Mapkeys for selection filters
See Useful mapkey for changing the selection filter
Re: Mapkey best practices in Creo
When mapkeys from older versions are still functioning in later versions, it usually means that there was no change in this area.
However, in some rare cases they trigger a mechanism, that loads small parts of the old user interface, to enable the mapkey successfully processing.
These parts of the old UI will usually persist in a session and can alter the UI for this function even when the user is manually selecting menus.
Mapkeys are actually run-on sentences of commands. They are individually line-length limited. The line-continuation character is "\" which will be present on every line except the last line. The missing "\" is how the mapkey processor knows it has reached the end. If, in editing a mapkey, a "\" is removed that should not be, upon importing the mapkey one will typically be rewarded by a long string of stop signs.
Mapkey import error handling is basic. It won't point out errors, it just fails to import completely or anything at all, depending on the type of error.
As a result it is best to create complex mapkeys a small amount at a time and understand how each part works before joining them.
The total length of a mapkey is 65,000+ characters.
Another feature, mentioned by Paul Sobejko, in Re: Copy parameter in Mapkey won't work after re-booting Creo, the "mapkey(continued)" portion is not required; the line continuation character is enough.
Mapkey lines can be divided after any ";' (semicolon) so that it makes reading/editing mapkeys a lot easier. Just add the "/" continuation character at the end of each line except the last line of each mapkey.
Pushing mapkeys to the command ribbon
sharing custom icons in the Creo 2.0 ribbon
Mapkey Writing/Editing Tips by lhoogeveen
Quickly Update Mapkeys in the Current Creo Session (I recommend not storing mapkeys in the config.pro, but instead in separate .txt files)
Execute Multiple Mapkeys in one Mapkey
Getting Input from Users
Removing Duplicate Code from Mapkeys
OS Script or executing system CMD lines
Creating mapkeys from Trail Files
Mapkeys and VBA
A powerful use of mapkeys is in combination with VBA. I've had good luck with Excel VBA because it is easy to use Excel to manage large quantities of data, do some data manipulation, and create lists that are accessible to VBA for creating repetitious actions, such as opening all the drawings in a list of names and exporting them.
Mainly it is a matter of creating a file using VBA and then using PRINT #x, "abcdefghijklmnop" where"x" is the file handle from the OPEN command and "abcdefghijklmnop" is each line from the recorded mapkey. To make the mapkey adaptable it is necessary to replace the affected part with a variable.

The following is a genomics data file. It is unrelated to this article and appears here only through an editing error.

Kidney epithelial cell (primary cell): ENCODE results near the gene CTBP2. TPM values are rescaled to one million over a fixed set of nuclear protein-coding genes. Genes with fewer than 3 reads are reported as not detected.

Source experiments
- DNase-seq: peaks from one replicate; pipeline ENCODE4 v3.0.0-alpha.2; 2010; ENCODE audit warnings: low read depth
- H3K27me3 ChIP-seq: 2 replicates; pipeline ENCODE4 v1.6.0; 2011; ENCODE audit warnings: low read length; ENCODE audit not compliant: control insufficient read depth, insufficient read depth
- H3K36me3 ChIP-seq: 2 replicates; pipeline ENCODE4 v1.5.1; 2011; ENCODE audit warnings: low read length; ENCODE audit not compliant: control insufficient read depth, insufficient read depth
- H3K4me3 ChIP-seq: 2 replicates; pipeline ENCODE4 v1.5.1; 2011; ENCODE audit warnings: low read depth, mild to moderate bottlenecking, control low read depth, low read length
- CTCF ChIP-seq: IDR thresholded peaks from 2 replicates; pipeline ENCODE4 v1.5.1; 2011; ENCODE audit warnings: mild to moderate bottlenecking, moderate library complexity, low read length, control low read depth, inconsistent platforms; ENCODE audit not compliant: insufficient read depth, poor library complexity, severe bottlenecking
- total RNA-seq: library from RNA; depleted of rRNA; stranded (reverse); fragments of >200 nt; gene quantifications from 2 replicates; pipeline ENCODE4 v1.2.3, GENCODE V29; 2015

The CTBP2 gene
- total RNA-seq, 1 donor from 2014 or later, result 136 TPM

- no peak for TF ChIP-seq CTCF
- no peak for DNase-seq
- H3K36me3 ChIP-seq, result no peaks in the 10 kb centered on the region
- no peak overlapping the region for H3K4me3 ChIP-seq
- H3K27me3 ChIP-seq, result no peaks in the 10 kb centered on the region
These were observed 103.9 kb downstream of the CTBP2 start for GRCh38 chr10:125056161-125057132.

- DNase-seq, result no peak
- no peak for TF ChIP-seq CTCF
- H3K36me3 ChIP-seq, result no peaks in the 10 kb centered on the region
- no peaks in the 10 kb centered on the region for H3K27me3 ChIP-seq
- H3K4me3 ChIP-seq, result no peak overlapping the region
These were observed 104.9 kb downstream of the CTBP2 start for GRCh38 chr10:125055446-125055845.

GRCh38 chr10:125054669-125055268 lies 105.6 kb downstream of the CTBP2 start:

One thing to watch for is that every line needs a "/" suffix, except the last, but in processing a list one may not know ahead of time when that will occur, particularly if using a FOR EACH loop. I create an initialization section that is missing the "/" from its last line and then the main loop adds the "/" and carriage return (newline/crlf) character at the top, so that when the loop ends, it ends without putting the "/" after the last line. This is useful when the segments of the mapkey have variable contents, such as the different handling that parts and assemblies can require.
David, this is a great post! I'm curious about the mapkeys and VBA you mentioned as it could be great combo indeed by being able to use logic and variables. Could you possibly share a simple example of combining mapkeys and VBA to help show what you're talking about either here or in another post? Maybe show connecting to the Creo session and passing in a variable into the mapkey section? I setup the VB API in Creo but haven't done much with it as I was able to get quite a bit done with mapkeys using the methods I shared in my post. However, mapkeys do have their limits and being able to have variables, for loops, and if then logic would be great to add on to mapkeys!
I use VBA to generate a mapkey file, similar to creating a mapkey file by going through the steps and saving the mapkey. As far as Creo is concerned, it doesn't matter how the file is created when it is time to run it. This is separate from using the VB API to interact with Creo; mapkeys are one-way communication.
Loops, et all, get unrolled by the VBA program to create a linear mapkey; Print statements are used to record the results of the path the VBA program took.
I got re-interested in mapkeys and VBA as I have a bunch of assemblies that are being incrementally altered to use replacement parts, but the parts already exist so the Save-As trick doesn't work well to rename subcomponents, the old parts have to retain their current names, and not all the assemblies can be worked on at the same time. So I needed a way to identify all the parts that needed to be renamed, determine the correct replacement names, and then actually use a non-Windchill process to get the correct names in place in the assemblies and related drawings. Excel gave me a convenient scratch-pad for the first two steps, and VBA was used to generate mapkeys to do the third step.
I like your page - it's concise and well written. I was looking to create a general collection to make it easier to find the right info and skip dead ends, and yours is a very helpful addition.